Posts: 263
From: Leeds, West Yorkshire, UK
Registered: May 2007


 - posted 10-01-2008 12:29 PM      Profile for Thomas Pitt   Email Thomas Pitt   Send New Private Message       Edit/Delete Post 
In SCHINDLER'S LIST, wasn't there one short scene with some color? A girl is seen walking around with a red dress - was that using color stock spliced in, or was it added as a layer to the B/W film?

Make sure it's not a nitrate print you're running - the smell could well be the print starting to degenerate! I've also heard of 'vinegar syndrome' on non-nitrate prints.

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Monte L Fullmer
Film God

Posts: 8304
From: Nampa, Idaho, USA
Registered: Nov 2004


 - posted 10-01-2008 12:35 PM      Profile for Monte L Fullmer   Email Monte L Fullmer   Send New Private Message       Edit/Delete Post 
quote: Thomas Pitt
I've also heard of 'vinegar syndrome' on non-nitrate prints.

VG syndrome was common with triacetate film stock - open up either a 16mm or 35mm can and that acetic acid odor that emits when the acetate starts to break down can be rather pungent.

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Pete Naples
Phenomenal Film Handler

Posts: 1544
From: Dunfermline, Scotland
Registered: Feb 2001


 - posted 10-02-2008 02:22 AM      Profile for Pete Naples   Email Pete Naples   Send New Private Message       Edit/Delete Post 
It's not unheard of to edge wax a print with clear shoe polish, most booths do not have a proper film waxing machine anymore, so when a B&W print appears that needs lubricating, something has to be done. This one may have had that clear show polish treatment.

There is a proper bulletin from Kodak detailing the procedure, it even specifies the brand of shoe polish to use, Kiwi IIRC.

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Carl Martin
Phenomenal Film Handler

Posts: 1391
From: Oakland, CA, USA
Registered: Feb 2002


 - posted 10-02-2008 02:38 AM      Profile for Carl Martin   Author's Homepage   Email Carl Martin   Send New Private Message       Edit/Delete Post 
we only use the 91% alcohol... certainly 70% is undesirable in the booth. i don't know about filmguard. i never tried it on shoe polish during the time we were allowed to use it. i do most cleaning with ronsonol (naphtha), but some substances, like sharpie ink and shoe polish, come off much more easily with alcohol.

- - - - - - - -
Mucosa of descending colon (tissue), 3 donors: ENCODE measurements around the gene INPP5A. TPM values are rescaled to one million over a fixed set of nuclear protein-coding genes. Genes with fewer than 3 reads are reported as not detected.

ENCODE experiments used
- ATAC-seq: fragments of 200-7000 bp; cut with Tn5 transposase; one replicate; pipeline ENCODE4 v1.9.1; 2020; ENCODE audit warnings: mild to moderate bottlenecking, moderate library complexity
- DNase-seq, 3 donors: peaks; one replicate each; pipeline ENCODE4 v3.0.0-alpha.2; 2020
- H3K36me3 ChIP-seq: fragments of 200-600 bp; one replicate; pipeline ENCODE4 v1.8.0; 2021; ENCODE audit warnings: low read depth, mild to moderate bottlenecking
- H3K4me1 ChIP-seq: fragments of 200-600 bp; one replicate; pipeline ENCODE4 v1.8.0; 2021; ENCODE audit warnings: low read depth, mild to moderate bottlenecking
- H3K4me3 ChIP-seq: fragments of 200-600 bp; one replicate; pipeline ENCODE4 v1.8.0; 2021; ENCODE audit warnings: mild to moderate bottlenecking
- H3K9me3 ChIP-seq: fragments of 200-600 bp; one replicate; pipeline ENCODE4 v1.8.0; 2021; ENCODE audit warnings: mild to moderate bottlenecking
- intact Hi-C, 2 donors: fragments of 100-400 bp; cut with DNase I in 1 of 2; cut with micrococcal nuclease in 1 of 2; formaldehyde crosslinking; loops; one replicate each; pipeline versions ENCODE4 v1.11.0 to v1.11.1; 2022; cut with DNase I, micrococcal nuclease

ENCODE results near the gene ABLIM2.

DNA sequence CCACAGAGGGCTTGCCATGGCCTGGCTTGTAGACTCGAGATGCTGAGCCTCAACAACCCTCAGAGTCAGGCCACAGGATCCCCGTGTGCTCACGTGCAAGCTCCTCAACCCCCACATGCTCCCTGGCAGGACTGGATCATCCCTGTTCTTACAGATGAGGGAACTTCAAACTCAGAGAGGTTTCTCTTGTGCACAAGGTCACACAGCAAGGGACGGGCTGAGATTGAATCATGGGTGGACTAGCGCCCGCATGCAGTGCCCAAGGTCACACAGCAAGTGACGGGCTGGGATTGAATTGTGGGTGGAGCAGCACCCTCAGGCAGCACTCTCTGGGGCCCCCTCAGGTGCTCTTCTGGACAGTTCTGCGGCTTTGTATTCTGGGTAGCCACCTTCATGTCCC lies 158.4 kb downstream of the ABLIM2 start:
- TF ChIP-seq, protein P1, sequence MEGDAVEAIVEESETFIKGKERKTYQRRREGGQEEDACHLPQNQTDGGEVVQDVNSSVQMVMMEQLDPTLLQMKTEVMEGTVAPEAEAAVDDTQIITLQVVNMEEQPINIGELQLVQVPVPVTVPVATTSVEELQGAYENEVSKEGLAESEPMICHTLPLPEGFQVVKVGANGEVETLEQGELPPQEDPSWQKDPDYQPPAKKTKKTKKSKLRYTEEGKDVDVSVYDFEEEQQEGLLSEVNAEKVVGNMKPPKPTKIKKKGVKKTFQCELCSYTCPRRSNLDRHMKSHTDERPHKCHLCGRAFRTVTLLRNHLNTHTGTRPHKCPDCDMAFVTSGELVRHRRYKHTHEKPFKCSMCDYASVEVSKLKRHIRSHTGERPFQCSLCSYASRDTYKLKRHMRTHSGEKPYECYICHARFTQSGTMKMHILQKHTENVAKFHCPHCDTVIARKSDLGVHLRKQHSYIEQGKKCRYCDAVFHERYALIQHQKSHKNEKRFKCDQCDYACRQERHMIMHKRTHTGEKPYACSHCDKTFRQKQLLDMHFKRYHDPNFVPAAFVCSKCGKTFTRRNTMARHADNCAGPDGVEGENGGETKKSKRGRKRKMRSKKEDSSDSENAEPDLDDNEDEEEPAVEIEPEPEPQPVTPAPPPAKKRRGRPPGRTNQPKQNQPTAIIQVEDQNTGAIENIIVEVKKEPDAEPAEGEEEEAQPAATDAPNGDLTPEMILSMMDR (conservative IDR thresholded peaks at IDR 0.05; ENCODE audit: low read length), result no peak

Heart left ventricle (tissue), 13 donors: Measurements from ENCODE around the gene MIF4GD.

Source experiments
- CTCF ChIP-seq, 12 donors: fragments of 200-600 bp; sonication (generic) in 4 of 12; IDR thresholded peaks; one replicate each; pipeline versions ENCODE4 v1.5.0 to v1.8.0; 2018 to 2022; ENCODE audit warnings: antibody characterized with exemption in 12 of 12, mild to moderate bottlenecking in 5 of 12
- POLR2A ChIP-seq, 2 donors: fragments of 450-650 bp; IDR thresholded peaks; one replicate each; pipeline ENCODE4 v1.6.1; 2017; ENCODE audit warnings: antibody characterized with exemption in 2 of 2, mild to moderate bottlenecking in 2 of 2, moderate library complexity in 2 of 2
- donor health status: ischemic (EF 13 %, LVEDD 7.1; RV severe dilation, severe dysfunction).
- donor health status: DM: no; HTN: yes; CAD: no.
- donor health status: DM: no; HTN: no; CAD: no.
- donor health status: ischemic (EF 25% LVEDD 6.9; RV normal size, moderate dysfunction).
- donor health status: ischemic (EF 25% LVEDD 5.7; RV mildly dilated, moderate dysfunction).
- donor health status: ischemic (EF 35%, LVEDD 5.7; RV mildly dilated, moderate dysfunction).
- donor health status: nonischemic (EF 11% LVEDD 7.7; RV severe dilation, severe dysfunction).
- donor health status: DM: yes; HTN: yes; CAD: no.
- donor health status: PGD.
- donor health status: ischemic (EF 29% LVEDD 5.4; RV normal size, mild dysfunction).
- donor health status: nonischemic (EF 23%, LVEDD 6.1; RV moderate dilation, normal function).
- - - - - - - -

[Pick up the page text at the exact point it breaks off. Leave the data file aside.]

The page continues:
anhydrous alcohol... haven't seen that at the drug store.

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John Hawkinson
Film God

Posts: 2273
From: Cambridge, MA, USA
Registered: Feb 2002


 - posted 10-02-2008 05:35 AM      Profile for John Hawkinson   Author's Homepage   Email John Hawkinson   Send New Private Message       Edit/Delete Post 
Kodak recommended the use of SC Johnson Paste Wax, but only under special circumstances, and certainly not colored shoe polish!

--jhawk

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Richard P. May
Expert Film Handler

Posts: 243
From: Los Angeles, CA
Registered: Jan 2006


 - posted 10-02-2008 10:05 AM      Profile for Richard P. May   Email Richard P. May   Send New Private Message       Edit/Delete Post 
This all started with a question of why a print of GNGL smells like wax, and everybody is giving recommendations of how to clean it off.
The point is that these prints WERE waxed when manufactured, in order to insure smooth projection of b&w print stock. They should be left alone.

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Tyler Potts
Expert Film Handler

Posts: 159
From: Anderson, SC, USA
Registered: Sep 2008


 - posted 10-02-2008 10:19 AM      Profile for Tyler Potts   Author's Homepage     Send New Private Message       Edit/Delete Post 
Thank you, Richard.

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Brad Miller
Administrator

Posts: 17678
From: Plano, TX (36.2 miles NW of Rockwall)
Registered: May 99


 - posted 10-02-2008 01:35 PM      Profile for Brad Miller   Author's Homepage   Email Brad Miller       Edit/Delete Post 
Waxing black and white prints won't save them. They will get amazingly dirty in no time and if there is an SRD/SDDS track on them you can kiss it goodbye quickly. FilmGuard is the only "cure" so-to-say for black and white prints. That wax the labs put on is a very bad thing. Anyone who has ran recent black and white prints with and without FilmGuard can attest to this.

Regarding Schindler's List, the original prints were black and white with color sections spliced in by the lab. Because of the problems people were having in projection, the second run of prints were done on color stock.